Barcelona has Gaudí, Chicago has Frank Lloyd Wright – Glasgow has the Art Nouveau magic of Charles Rennie Mackintosh.
Mackintosh (1868-1928) was a pioneering Glaswegian architect, designer and artist known as one of the most creative figures of the 20th century and as a leading figure in the European Art Nouveau movement.
Glasgow is the only city in the world where you can view a concentration of his work so no trip would be complete without experiencing the magic of Mackintosh through a visit to some of the world-renowned and much loved venues across the city.
PLACES TO VISIT
The Mackintosh House within the Hunterian Art Gallery is a meticulous reassembly of the interiors of Mackintosh’s Glasgow home that he shared with his artist wife Margaret Macdonald. The actual house was demolished in the 60s but the original fixtures and furniture were preserved.
The Hunterian Art Gallery also houses one of the most important collections of work by Margaret Macdonald Mackintosh.
Kelvingrove Art Gallery and Museum is home to the Mackintosh and Glasgow Style gallery – the largest permanent display of work in the world by key names in the Glasgow Style movement. The collection includes furniture, decorative panels and light fittings from the Ingram Street Tearooms, which he designed for Miss Kate Cranston (1900-1912). The collection also includes The Wassail gesso panel.
Another Mackintosh property which is in ownership of the City is Scotland Street School, Mackintosh’s final major commission in his home city which is now a museum dedicated to telling the story of education in Scotland.
Argyll Chair, The Mackintosh House
Music Room, House for an Art Lover
The Glasgow School of Art is considered Mackintosh’s masterpiece and was recently voted as the finest building designed by a British architect in the last 175 years. In 2014 a fire damaged the west wing of the Mackintosh building including the library which is undergoing a major restoration programme but visitors can still enjoy the new ‘Windows on Mackintosh’ visitor centre and GSA Shop within the state of the art Reid Building. The GSA also run ‘Mackintosh’s Glasgow’ walking tours of the local area.
Mackintosh Queen’s Cross is the only Mackintosh designed church that was ever built. Commissioned by the Free Church in 1896 it is notable for the simplicity in its design and the stunning stained glass – Gothic in character but infused with Mackintosh spirit.
House for an Art Lover is a unique visitor attraction located in the tranquil surrounds of Bellahouston Park in the city’s Southside. The House was built in 1996 taking inspiration from a portfolio of Mackintosh drawings which he had submitted as a competition entry to a German design magazine in 1901. The building includes a permanent exhibition of decoratively furnished rooms which allow visitors the opportunity to compare the original drawings against each completed room.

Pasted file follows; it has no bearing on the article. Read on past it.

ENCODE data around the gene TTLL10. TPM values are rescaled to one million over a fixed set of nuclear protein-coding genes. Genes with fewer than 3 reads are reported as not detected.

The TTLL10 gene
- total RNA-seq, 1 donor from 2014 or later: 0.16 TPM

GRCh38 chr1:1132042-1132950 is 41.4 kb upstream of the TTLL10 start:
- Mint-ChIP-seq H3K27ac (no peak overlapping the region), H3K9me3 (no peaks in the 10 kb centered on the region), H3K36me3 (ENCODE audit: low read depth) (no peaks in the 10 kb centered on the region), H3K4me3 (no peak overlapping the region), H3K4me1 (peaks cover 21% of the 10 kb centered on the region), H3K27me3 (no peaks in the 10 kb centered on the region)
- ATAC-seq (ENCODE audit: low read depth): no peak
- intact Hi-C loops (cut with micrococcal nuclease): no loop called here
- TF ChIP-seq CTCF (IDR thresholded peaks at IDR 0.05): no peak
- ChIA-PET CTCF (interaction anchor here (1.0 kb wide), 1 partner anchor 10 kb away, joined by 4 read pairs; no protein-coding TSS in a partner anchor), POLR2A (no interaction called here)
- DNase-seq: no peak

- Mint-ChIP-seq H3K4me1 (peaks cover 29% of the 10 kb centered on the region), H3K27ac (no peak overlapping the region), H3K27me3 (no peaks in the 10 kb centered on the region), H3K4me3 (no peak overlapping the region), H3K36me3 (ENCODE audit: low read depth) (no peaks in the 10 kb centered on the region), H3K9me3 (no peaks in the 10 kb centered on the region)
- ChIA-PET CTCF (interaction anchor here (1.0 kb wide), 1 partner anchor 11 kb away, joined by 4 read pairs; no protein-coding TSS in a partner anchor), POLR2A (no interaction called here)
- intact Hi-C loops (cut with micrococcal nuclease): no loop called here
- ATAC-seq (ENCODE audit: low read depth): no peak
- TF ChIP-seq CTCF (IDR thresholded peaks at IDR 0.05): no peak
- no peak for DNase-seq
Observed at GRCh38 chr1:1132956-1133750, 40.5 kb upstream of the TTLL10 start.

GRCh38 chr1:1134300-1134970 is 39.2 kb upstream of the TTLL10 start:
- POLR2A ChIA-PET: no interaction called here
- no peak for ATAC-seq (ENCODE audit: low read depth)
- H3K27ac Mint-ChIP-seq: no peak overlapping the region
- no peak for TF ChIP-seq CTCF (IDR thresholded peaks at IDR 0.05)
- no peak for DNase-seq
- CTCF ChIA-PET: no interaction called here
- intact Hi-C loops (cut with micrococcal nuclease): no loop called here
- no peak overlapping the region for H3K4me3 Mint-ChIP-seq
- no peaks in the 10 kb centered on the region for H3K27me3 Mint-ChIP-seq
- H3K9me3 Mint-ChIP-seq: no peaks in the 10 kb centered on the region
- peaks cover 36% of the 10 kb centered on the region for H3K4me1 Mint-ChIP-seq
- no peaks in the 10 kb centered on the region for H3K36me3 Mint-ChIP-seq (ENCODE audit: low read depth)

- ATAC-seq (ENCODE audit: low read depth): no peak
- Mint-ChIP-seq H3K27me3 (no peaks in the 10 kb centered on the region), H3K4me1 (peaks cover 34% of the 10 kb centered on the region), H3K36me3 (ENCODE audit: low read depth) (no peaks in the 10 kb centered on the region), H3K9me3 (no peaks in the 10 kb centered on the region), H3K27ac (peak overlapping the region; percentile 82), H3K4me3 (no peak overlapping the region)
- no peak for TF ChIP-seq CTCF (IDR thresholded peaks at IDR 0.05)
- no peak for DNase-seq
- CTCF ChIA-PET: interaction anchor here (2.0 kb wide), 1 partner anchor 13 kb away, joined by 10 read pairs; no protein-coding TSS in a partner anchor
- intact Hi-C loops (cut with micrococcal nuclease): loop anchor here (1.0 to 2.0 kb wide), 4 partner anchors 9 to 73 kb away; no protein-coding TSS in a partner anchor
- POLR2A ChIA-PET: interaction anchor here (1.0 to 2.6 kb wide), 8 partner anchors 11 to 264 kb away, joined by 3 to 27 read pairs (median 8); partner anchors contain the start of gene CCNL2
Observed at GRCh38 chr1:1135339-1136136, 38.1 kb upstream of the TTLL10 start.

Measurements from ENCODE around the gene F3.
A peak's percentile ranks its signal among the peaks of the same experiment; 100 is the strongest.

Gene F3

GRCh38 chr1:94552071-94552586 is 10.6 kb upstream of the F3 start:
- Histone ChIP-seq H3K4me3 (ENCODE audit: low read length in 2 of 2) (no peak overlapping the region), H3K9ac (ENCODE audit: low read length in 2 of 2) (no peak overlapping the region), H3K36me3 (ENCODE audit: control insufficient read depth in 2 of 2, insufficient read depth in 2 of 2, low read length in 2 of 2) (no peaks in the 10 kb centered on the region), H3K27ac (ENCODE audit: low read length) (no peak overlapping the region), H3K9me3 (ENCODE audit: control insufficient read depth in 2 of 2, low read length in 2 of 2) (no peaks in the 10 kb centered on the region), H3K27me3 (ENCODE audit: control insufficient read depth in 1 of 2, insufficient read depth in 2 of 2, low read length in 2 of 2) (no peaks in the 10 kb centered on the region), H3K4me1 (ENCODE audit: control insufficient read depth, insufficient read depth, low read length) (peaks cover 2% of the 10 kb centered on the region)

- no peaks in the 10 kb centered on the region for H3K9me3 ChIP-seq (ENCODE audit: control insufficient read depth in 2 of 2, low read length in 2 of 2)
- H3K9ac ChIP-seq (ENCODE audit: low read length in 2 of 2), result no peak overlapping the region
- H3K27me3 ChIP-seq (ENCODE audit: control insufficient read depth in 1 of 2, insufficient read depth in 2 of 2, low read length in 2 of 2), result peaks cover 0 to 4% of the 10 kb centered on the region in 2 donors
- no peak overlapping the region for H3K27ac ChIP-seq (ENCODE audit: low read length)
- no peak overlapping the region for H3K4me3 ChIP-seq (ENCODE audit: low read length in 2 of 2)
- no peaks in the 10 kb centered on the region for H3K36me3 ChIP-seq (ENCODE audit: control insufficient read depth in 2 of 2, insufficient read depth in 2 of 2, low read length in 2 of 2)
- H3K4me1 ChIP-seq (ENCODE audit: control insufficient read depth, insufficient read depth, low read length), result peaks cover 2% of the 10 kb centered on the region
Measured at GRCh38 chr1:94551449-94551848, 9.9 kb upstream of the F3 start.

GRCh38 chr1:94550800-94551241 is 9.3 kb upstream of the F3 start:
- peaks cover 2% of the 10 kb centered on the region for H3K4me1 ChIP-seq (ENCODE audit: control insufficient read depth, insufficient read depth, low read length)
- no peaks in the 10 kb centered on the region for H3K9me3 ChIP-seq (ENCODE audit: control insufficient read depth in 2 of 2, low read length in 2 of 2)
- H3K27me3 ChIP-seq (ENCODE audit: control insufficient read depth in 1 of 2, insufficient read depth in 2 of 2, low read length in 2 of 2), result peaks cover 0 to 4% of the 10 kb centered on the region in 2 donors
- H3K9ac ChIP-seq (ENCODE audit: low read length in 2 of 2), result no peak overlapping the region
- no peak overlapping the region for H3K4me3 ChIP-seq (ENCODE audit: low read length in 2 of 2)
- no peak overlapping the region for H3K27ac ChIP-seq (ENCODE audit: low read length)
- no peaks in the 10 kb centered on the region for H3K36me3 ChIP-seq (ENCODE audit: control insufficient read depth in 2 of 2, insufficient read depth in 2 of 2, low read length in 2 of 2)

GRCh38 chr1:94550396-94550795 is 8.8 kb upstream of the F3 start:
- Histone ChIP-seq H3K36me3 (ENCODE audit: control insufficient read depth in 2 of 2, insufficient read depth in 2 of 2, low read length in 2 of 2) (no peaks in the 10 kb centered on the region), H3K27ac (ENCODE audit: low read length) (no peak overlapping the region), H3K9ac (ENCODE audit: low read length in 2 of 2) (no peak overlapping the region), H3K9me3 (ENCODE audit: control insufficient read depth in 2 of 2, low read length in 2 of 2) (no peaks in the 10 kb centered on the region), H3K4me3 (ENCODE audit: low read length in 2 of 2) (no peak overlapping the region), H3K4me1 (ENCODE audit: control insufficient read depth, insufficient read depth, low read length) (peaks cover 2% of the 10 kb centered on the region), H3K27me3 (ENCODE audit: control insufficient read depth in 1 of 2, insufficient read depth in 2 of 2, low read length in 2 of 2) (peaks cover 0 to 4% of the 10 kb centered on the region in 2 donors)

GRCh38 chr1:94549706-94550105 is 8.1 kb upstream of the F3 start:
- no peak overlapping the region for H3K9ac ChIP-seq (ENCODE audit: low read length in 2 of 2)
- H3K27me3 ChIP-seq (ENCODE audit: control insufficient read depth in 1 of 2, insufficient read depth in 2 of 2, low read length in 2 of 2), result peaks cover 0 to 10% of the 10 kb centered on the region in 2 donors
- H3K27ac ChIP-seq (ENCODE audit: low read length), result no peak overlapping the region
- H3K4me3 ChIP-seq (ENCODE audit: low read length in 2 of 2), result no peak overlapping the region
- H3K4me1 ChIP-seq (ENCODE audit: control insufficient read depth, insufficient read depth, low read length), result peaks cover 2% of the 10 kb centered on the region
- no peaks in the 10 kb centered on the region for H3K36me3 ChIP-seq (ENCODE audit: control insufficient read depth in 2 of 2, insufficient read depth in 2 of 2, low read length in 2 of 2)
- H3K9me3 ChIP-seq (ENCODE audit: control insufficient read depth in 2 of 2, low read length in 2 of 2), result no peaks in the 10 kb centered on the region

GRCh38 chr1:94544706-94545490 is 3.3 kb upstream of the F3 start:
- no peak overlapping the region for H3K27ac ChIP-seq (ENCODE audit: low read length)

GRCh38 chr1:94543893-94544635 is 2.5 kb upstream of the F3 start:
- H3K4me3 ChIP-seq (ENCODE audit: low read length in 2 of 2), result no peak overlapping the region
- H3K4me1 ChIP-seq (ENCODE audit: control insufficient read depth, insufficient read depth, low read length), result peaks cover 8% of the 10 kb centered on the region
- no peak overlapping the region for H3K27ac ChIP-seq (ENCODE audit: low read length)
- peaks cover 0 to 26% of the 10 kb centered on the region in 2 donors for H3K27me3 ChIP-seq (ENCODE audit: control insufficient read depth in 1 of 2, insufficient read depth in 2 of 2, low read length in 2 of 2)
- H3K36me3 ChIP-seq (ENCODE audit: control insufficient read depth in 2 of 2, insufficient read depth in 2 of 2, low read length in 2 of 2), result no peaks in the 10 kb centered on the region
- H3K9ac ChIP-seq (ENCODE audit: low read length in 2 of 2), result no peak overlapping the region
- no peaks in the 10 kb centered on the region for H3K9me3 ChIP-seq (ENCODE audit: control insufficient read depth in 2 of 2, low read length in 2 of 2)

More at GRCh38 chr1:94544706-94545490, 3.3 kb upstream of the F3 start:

The Willow Tearooms on Buchanan Street is a replica of the Chinese Room and White Dining Room from the Ingram Street Tearooms. Take time to enjoy a delicious afternoon tea, Mackintosh style!
The Lighthouse building which formerly housed the Glasgow Herald was the first public commission completed by Mackintosh. Today it’s a centre for Design and Architecture and is home to the Mackintosh Interpretation Centre which includes displays of original objects, interactive touch screens and architectural models. A great place to start your Mackintosh journey through the city.
The Glasgow Art Club is a private member’s club that’s been established in the city since 1867. Located on Bath Street in the city centre since 1893 the Grade A listed Clubhouse includes stunning historically significant interiors including fireplaces, fretworks and door fittings all designed by a 25yrs old Mackintosh who was working as an apprentice to the architect John Keppie at the time. A must see for Mackintosh fans is the recently reinstated Mackintosh Frieze, which was his first major public work.
Although designed in the 19th Century, Mackintosh's iconic chairs have appeared in futuristic blockbusters including Blade Runner, Dr Who and Inception. Not only is Brad Pitt an avid fan, Louis Vuitton used replicas of the distinctive high-back chairs to seat guests at his 2016 Paris Fashion Week show.
The Mackintosh Festival takes place in October. Known as ‘Mackintosh Month’ the festival is a celebration of the life of Charles Rennie Mackintosh through a series of events and exhibitions with something appealing to all ages, whether Mackintosh aficionados or just discovering his work for the first time.
Celebrations for the 150th anniversary of Mackintosh’s birth in 2018 will take place across the city and will include a major exhibition at Kelvingrove Art Gallery and Museum with rarely seen objects going on display from the city’s Mackintosh collection.
Just a 40min drive north of Glasgow in the holiday town of Helensburgh, is The Hill House considered Mackintosh’s finest domestic work. Built as a new home for publisher Walter Blackie, the interior design and furniture are remarkably well preserved. Brad Pitt took a private tour of the property while he was staying in Scotland during filming of the Hollywood blockbuster World War Z.
Other examples of Mackintosh’s work that can be found across the city include the Daily Record building, Ruchill Church and Martyr’s School.